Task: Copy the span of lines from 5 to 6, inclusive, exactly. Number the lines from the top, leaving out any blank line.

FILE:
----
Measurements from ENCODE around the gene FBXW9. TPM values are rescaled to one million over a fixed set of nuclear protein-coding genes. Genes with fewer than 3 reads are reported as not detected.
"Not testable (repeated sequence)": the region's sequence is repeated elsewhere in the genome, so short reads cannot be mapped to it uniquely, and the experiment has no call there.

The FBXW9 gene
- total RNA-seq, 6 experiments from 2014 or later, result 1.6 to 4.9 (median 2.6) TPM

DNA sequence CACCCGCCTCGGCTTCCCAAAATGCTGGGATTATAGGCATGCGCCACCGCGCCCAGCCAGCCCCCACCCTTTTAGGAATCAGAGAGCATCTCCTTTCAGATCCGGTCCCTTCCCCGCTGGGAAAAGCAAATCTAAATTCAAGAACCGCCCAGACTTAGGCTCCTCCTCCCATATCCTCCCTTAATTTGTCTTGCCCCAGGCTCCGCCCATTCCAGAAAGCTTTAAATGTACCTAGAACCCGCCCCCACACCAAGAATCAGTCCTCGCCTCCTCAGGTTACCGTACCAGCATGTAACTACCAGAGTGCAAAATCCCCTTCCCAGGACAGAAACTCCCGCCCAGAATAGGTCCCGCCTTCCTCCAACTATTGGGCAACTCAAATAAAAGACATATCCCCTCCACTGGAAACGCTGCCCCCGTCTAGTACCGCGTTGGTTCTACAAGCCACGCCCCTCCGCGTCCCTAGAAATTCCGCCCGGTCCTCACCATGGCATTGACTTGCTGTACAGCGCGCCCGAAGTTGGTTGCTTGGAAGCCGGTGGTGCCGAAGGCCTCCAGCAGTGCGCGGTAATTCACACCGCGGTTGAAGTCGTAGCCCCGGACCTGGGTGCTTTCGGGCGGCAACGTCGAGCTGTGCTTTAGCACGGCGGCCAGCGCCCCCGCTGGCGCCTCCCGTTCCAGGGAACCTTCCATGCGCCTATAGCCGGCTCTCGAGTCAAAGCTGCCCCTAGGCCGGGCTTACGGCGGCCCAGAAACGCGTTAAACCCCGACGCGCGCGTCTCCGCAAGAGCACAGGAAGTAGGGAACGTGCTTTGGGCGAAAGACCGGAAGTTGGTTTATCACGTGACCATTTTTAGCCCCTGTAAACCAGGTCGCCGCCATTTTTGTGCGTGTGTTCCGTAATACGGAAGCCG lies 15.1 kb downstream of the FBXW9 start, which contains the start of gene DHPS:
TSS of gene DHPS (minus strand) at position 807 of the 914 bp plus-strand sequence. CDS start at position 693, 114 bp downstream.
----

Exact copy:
DNA sequence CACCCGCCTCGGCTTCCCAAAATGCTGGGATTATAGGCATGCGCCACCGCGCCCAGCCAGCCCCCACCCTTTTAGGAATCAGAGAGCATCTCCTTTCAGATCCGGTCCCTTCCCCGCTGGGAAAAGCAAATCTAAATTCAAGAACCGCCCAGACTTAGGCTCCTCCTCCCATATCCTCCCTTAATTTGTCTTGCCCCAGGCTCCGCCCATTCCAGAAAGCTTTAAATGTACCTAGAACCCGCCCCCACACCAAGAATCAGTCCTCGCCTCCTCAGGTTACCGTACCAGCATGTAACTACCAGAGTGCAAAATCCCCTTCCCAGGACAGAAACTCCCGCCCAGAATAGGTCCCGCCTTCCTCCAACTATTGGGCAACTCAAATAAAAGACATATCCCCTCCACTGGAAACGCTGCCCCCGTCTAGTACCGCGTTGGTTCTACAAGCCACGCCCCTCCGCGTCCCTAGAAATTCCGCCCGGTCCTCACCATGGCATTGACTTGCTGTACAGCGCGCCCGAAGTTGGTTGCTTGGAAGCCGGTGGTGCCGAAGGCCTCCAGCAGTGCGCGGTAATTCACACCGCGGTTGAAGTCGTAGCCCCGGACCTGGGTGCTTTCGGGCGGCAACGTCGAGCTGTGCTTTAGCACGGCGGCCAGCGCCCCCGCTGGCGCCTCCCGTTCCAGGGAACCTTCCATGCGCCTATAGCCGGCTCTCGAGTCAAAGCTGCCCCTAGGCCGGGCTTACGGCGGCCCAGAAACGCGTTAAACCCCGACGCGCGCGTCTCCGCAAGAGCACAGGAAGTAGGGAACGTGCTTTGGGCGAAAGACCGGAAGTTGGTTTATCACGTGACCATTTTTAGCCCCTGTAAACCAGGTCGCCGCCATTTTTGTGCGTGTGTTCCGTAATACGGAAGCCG lies 15.1 kb downstream of the FBXW9 start, which contains the start of gene DHPS:
TSS of gene DHPS (minus strand) at position 807 of the 914 bp plus-strand sequence. CDS start at position 693, 114 bp downstream.